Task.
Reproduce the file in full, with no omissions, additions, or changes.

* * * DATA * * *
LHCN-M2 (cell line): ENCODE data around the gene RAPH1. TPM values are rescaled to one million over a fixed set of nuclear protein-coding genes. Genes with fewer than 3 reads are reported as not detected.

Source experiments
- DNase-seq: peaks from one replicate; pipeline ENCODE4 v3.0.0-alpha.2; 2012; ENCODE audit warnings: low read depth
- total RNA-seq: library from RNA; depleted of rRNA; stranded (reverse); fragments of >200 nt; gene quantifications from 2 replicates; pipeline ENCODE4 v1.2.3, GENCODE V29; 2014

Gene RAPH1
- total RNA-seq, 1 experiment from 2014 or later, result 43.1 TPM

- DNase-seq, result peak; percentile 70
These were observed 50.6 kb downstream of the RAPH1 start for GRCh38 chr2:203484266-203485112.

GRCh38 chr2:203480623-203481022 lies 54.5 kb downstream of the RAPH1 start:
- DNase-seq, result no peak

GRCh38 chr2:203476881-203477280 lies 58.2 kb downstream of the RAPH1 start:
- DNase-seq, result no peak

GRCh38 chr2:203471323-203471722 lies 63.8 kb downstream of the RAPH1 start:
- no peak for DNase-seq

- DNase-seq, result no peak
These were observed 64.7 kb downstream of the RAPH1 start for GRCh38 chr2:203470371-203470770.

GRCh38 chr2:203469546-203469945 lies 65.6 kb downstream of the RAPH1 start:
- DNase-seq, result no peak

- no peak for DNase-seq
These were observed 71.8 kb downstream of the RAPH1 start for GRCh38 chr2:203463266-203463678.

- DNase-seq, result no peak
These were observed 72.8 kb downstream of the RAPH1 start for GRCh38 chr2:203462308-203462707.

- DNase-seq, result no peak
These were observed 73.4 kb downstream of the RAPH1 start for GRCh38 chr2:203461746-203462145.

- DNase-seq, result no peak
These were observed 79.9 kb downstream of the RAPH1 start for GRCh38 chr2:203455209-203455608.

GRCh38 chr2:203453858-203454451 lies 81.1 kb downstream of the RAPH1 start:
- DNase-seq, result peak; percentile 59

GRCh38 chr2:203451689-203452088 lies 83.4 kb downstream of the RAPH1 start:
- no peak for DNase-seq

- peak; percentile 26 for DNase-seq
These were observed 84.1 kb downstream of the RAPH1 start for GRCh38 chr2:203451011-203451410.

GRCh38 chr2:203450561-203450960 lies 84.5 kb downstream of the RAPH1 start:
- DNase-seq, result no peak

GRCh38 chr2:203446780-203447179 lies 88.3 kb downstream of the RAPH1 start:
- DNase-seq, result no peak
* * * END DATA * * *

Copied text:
LHCN-M2 (cell line): ENCODE data around the gene RAPH1. TPM values are rescaled to one million over a fixed set of nuclear protein-coding genes. Genes with fewer than 3 reads are reported as not detected.

Source experiments
- DNase-seq: peaks from one replicate; pipeline ENCODE4 v3.0.0-alpha.2; 2012; ENCODE audit warnings: low read depth
- total RNA-seq: library from RNA; depleted of rRNA; stranded (reverse); fragments of >200 nt; gene quantifications from 2 replicates; pipeline ENCODE4 v1.2.3, GENCODE V29; 2014

Gene RAPH1
- total RNA-seq, 1 experiment from 2014 or later, result 43.1 TPM

- DNase-seq, result peak; percentile 70
These were observed 50.6 kb downstream of the RAPH1 start for GRCh38 chr2:203484266-203485112.

GRCh38 chr2:203480623-203481022 lies 54.5 kb downstream of the RAPH1 start:
- DNase-seq, result no peak

GRCh38 chr2:203476881-203477280 lies 58.2 kb downstream of the RAPH1 start:
- DNase-seq, result no peak

GRCh38 chr2:203471323-203471722 lies 63.8 kb downstream of the RAPH1 start:
- no peak for DNase-seq

- DNase-seq, result no peak
These were observed 64.7 kb downstream of the RAPH1 start for GRCh38 chr2:203470371-203470770.

GRCh38 chr2:203469546-203469945 lies 65.6 kb downstream of the RAPH1 start:
- DNase-seq, result no peak

- no peak for DNase-seq
These were observed 71.8 kb downstream of the RAPH1 start for GRCh38 chr2:203463266-203463678.

- DNase-seq, result no peak
These were observed 72.8 kb downstream of the RAPH1 start for GRCh38 chr2:203462308-203462707.

- DNase-seq, result no peak
These were observed 73.4 kb downstream of the RAPH1 start for GRCh38 chr2:203461746-203462145.

- DNase-seq, result no peak
These were observed 79.9 kb downstream of the RAPH1 start for GRCh38 chr2:203455209-203455608.

GRCh38 chr2:203453858-203454451 lies 81.1 kb downstream of the RAPH1 start:
- DNase-seq, result peak; percentile 59

GRCh38 chr2:203451689-203452088 lies 83.4 kb downstream of the RAPH1 start:
- no peak for DNase-seq

- peak; percentile 26 for DNase-seq
These were observed 84.1 kb downstream of the RAPH1 start for GRCh38 chr2:203451011-203451410.

GRCh38 chr2:203450561-203450960 lies 84.5 kb downstream of the RAPH1 start:
- DNase-seq, result no peak

GRCh38 chr2:203446780-203447179 lies 88.3 kb downstream of the RAPH1 start:
- DNase-seq, result no peak